Russell ShawChina and Rome

Archbishop Paul Gallagher Secretary for Relations with States of the Holy See meets with Wang Yi Chinas foreign minister in Munich Feb 14 2020 Credit Vatican Media Archbishop Paul Gallagher, Secretary for Relations with States of the Holy See, meets with Wang Yi, China's foreign minister, in Munich, Feb. 14, 2020. / Vatican Media.

Not long after coming to power in 1933, the German government headed by  Adolf  Hitler sought a formal agreement with the Holy See – a concordat setting terms of the church-state relationship. No sooner was the concordat in place, however, than the Nazis began violating it, prompting dozens of formal protests by from the Vatican.

By 1937 things had reached the point that Pope Pius XI felt moved to denounce Nazism in an encyclical, Mit brennender Sorge (With Burning Concern), drafted by a German cardinal and Vatican Secretary of State Cardinal Eugenio Pacelli, the future Pius XII. Historian Michael Burleigh calls the document an "immensely astute critique of everything that Nazism stood for," including its anti-Semitism and neo-paganism.

Is history now repeating itself on the other side of the globe? Since terms of the "Provisional Agreement on the Appointment of Bishops" reached in September 2018 between the Holy See and the Chinese government haven't been made public – a disturbing circumstance in its own right – it is impossible to say flatly that Rome got a bad deal. But certainly the results so far have been highly disadvantageous to a large number of Chinese Catholics.

The agreement provides for bishops to be nominated by the government and confirmed by the pope. It expires in September but can be continued if both sides agree.

The Catholic Church is of course hardly the only one with problems in China. Muslims, Tibetan Buddhists, Falun Gong, and other Christians are all under extreme pressure from the government of President Xi Jinping. As it has done for two decades, the State Department recently listed China as a "country of particular concern" in its annual Report on International Religious Freedom.

Among Catholics, particular targets of the crackdown on religion are those 10 to 12 million faithful who have continued to worship in the so-called "underground" Church rather than the government-controlled official Catholic Church. Under terms of the Beijing-Rome accord, the Vatican apparently accepts the official body and encourages the underground Church's absorption into it.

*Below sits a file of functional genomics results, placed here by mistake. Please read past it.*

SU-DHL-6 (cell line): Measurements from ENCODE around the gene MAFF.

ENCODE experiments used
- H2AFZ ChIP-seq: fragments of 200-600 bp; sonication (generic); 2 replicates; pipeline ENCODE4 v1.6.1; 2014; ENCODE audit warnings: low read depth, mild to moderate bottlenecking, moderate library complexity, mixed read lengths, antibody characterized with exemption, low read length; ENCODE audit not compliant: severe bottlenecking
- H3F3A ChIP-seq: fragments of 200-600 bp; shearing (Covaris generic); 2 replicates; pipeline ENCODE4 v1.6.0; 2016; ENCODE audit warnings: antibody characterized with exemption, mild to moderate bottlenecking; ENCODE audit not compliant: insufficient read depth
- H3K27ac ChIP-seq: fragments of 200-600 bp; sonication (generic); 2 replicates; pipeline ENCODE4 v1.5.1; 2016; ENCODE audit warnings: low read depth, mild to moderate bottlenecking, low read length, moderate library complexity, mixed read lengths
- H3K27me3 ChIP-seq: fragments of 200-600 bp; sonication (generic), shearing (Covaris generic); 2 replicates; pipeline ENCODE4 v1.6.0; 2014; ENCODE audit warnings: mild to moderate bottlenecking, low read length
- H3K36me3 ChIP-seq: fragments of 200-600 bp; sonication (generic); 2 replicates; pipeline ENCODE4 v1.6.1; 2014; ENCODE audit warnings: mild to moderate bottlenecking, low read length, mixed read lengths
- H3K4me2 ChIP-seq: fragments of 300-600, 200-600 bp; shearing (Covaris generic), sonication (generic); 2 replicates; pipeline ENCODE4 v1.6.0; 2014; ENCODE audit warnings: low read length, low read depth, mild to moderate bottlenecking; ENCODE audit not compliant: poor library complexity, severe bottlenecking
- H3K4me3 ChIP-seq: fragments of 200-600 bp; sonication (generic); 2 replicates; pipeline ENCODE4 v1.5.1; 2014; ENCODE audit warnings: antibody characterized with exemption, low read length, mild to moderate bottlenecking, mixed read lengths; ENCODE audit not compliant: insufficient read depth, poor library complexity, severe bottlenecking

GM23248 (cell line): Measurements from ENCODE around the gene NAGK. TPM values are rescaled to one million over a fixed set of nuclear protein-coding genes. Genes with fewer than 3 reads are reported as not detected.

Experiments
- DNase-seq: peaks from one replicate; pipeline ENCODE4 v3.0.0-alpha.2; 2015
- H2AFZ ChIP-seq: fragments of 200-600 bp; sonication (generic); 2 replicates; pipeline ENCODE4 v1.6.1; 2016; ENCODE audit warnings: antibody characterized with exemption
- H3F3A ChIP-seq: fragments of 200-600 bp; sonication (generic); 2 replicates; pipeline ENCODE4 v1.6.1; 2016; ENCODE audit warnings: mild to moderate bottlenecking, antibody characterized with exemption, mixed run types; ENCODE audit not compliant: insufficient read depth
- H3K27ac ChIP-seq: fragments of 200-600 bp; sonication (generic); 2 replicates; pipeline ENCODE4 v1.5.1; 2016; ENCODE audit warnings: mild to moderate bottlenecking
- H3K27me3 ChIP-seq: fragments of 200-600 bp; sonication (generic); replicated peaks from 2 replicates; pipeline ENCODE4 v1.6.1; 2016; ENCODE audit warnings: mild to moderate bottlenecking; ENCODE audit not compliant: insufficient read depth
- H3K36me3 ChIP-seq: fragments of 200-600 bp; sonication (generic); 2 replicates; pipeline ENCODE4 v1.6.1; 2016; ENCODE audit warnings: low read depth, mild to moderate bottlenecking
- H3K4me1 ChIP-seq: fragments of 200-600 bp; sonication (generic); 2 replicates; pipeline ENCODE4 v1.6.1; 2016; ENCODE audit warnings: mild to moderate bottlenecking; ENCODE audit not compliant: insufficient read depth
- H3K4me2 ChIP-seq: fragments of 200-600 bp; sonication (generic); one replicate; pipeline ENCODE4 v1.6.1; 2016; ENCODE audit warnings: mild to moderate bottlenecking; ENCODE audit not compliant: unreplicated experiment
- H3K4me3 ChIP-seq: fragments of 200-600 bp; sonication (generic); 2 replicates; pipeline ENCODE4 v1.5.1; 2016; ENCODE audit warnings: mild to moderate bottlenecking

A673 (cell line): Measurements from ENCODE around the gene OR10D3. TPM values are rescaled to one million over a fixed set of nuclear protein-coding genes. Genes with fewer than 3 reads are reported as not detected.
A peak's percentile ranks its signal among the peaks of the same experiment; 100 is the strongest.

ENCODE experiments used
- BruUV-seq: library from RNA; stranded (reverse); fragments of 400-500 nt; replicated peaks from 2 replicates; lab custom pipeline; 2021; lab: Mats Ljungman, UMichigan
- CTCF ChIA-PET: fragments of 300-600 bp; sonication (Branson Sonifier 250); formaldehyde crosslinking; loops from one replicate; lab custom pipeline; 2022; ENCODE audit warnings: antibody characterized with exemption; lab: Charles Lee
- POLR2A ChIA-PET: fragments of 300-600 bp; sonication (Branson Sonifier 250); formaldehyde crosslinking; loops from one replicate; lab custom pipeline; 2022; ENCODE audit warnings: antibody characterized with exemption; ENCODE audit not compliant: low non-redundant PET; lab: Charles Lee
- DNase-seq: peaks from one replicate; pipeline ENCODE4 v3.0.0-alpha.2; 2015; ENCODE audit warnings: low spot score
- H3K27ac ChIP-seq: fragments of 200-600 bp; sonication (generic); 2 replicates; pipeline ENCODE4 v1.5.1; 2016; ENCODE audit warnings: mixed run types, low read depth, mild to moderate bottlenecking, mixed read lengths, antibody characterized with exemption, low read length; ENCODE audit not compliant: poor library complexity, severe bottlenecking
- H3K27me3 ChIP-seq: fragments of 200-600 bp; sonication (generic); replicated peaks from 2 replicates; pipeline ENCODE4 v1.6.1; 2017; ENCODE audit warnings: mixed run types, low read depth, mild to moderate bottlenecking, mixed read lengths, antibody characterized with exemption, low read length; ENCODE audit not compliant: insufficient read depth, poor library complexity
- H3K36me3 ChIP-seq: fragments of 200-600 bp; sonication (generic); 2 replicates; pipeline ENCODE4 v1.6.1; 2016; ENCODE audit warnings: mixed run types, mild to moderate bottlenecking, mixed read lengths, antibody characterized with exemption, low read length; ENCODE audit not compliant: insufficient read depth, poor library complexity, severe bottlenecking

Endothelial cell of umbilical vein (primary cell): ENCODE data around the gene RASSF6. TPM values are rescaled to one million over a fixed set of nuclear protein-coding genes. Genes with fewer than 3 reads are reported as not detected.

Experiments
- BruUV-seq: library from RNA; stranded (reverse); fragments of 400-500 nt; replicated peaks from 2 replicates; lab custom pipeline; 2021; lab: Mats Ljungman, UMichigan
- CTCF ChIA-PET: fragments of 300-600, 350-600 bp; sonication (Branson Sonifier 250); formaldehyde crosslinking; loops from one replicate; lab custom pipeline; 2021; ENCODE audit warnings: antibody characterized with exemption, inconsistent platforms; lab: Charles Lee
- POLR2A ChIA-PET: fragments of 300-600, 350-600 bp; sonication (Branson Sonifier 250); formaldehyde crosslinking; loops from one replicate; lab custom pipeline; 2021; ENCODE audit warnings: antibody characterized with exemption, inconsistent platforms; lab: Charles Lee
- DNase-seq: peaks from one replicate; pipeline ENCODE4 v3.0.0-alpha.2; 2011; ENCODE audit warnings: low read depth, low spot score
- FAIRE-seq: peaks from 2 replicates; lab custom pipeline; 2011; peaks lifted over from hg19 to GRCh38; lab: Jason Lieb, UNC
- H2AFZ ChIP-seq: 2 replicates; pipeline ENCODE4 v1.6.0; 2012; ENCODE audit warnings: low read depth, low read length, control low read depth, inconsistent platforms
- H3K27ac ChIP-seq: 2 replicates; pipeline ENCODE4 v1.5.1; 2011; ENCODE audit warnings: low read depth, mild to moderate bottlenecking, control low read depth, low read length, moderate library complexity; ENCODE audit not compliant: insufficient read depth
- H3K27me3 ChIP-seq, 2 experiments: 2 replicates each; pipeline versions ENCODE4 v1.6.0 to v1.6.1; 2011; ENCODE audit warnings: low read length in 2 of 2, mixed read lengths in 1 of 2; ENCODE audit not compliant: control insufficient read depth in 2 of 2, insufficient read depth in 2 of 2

It may be that the Vatican is betting its agreement with the no-nonsense men in Beijing will pay off in the long run by guaranteeing the Church a secure place in China in happier times to come. If so, who now can say with certainty the Vatican won't win its bet?

But the fundamental working principle of the Chinese communist government can be summed up in one word: control. And the present situation of the Chinese Church is such that neither Rome nor Catholics elsewhere should view it with anything but deep concern.

Chris Patten, the respected former British diplomat who was the last British governor of Hong Kong before it reverted to China, said in an interview earlier this year that the Vatican "got it badly wrong about China" in its agreement with the Xi Jinping regime. Patten said he agreed with those in the Vatican who want to "do what they can to make it easier for Catholics and other Christians to worship in China." But he added: "This was an extraordinary time to be doing this with an administration in China which has gone back on human rights."

A fact sheet on China posted by the U.S. bishops' conference says in part that "underground churches are closed and their priests detained, crosses destroyed, bibles confiscated, and children under 18 forbidden from attending Mass and receiving religious instruction. Surveillance cameras and pictures of President XI are mounted in many churches."

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